The formation of a cloud does not necessarily mean that it will precipitate. Condensation cannot create droplets or crystals that would survive the fall to the ground. They would evaporate even if they were large enough to overcome the force of the rising air. Two other mechanisms, the Bergeron or ice-crystal process, and the coalescence process, account for precipitation-sized particles. In clouds that contain both ice crystals and droplets of supercooled water (water at a temperature less than 0°C), the droplets evaporate and the vapor condenses on to the ice crystal. Thus the crystals grow at the expense of the droplets until they are large enough to fall out of the cloud. If they melt on the way down (as frequently happens), rainfall is observed at ground level. If the cloud contains no ice crystals, precipitation particles grow by the coalescence of different-sized droplets as they fall through the cloud. The larger a drop becomes, the more efficient it is at collecting smaller ones and the greater its chance of reaching the ground.

 

The two basic shapes of clouds – in layers or in heaps – are caused by the two different ways in which air can move upwards. When air rises slowly over large areas at rates of a few centimeters a second, layer or stratified clouds are formed. This frequently occurs in cyclones, particularly in warm sectors and at warm fronts. Rapidly rising air (several meters per second) occurs in convection currents which are usually only a few hundred meters across near the ground. These currents widen with altitude but the resultant heaped or cumuliform clouds are rarely more than a few kilo metres across. If the atmosphere is unstable they may grow into very large cumulonimbus clouds.

 

The easiest way to identify a cloud (top illustration) is by its shape and height above ground. This was recognized by Luke Howard, a London chemist, in 1833 when he presented his first cloud classification. This still forms the basis of the World Meteorological Organization's International Classification of ten cloud types, which fall into three families according to their height. The highest clouds – about 8–10 km (5–6 miles) – made of ice, are called cirrus, cirrostratus and cirrocumulus; the middle clouds – 3–8 km (2–5 miles) – of water and ice, are called alto-cumulus and alto-stratus; and the low clouds – below 3 km (2 miles) – usually made of water, are called stratus, stratocumulus and nimbostratus. The two remaining types are cumulus and cumulonimbus. There are, however, many variations on these ten types. Rarely is a cloud seen in isolation or conforming exactly to its textbook form; clouds of different types occur together and, as a result many hybrid forms are to be found.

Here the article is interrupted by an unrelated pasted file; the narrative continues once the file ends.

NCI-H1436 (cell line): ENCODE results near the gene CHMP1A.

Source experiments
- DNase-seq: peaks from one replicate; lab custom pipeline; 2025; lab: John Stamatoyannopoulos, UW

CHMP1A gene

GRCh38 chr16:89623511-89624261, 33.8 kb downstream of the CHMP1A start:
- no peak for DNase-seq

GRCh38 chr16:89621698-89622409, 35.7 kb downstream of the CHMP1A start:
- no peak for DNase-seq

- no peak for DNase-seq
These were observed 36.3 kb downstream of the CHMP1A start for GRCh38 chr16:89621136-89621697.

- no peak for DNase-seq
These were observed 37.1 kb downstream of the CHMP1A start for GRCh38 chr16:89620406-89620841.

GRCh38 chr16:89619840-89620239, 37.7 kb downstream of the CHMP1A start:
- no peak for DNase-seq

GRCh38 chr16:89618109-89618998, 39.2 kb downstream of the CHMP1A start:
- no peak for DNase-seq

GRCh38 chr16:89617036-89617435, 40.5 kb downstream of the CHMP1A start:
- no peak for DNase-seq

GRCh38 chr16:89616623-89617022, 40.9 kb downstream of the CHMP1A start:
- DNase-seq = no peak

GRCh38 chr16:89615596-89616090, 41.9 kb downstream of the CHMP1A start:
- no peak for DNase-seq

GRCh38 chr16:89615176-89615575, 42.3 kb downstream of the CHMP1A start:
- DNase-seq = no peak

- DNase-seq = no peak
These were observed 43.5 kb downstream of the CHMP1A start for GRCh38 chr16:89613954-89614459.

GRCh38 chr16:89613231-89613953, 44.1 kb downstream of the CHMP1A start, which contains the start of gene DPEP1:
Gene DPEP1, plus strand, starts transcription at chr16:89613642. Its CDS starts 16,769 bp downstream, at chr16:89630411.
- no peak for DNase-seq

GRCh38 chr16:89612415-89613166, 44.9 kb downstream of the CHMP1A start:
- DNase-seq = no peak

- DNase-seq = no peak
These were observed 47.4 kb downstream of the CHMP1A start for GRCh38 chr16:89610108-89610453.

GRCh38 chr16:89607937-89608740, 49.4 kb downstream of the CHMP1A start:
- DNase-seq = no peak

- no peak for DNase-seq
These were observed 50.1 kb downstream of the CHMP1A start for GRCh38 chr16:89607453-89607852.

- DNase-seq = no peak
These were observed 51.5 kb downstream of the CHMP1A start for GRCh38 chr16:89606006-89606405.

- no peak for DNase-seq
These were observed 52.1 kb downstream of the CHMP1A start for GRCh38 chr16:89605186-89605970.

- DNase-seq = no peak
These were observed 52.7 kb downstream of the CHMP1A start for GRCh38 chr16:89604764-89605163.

Sun, wind and humidity

Long periods of sunshine are, of course, marked by clear skies, which usually result from sinking air in anticyclones. The longest periods of sunshine occur in the polar summer when the sun never sets, but the highest intensities and temperatures occur in the main deserts of the world which are roughly at the latitudes 30oN and S. the daily maximum temperature in these areas may be more than 35°C (95°F), falling to below freezing at night.

 

Campbell-Stokes recorder
A Campbell-Stokes recorder registers the duration of sunshine. A glass ball focuses the sun's rays on to a specially prepared piece of card on which a trace is burnt as long as the sun shines brightly. The instrument must be orientated to the noonday sun at an angle determined from the declination of the sun. Three sets of grooves in the bowl behind the glass sphere will accommodate the different cards which are used for summer, winter and the equinoxes.

 

Wind speed and direction at low levels are affected by friction between the air and the ground and by local topography. Friction means the wind speeds near the ground are generally less than at high levels and it also accounts for the generally higher speeds over water as compared with the rougher land surface. Air flow is often channelled in both valleys and urban areas.

 

There are several ways of expressing the humidity of the air but relative humidity is the most widely used. This is the percentage of water vapor held in a given volume of air relate to the amount that the air could hold if saturated at the same temperature. In middle latitudes the daily values usually lie between 60 and 80 percent, but they can range from 8 to 100 percent.

 

Human beings can tolerate only certain ranges of temperature and humidity.
Human beings can tolerate only certain ranges of temperature and humidity. Even within these ranges, other elements such as sun and wind are needed to produce comfortable conditions in which people can live and work.

 


Fog, a modern menace

Visibility has assumed a great importance in our communications-conscious world. Fog (Fig 2, 3), which is cloudy air at ground level, presents dangers to aircraft, ships and motor vehicles alike. It can also affect people in the street; if fog becomes contaminated with pollutants it may become lethal smog.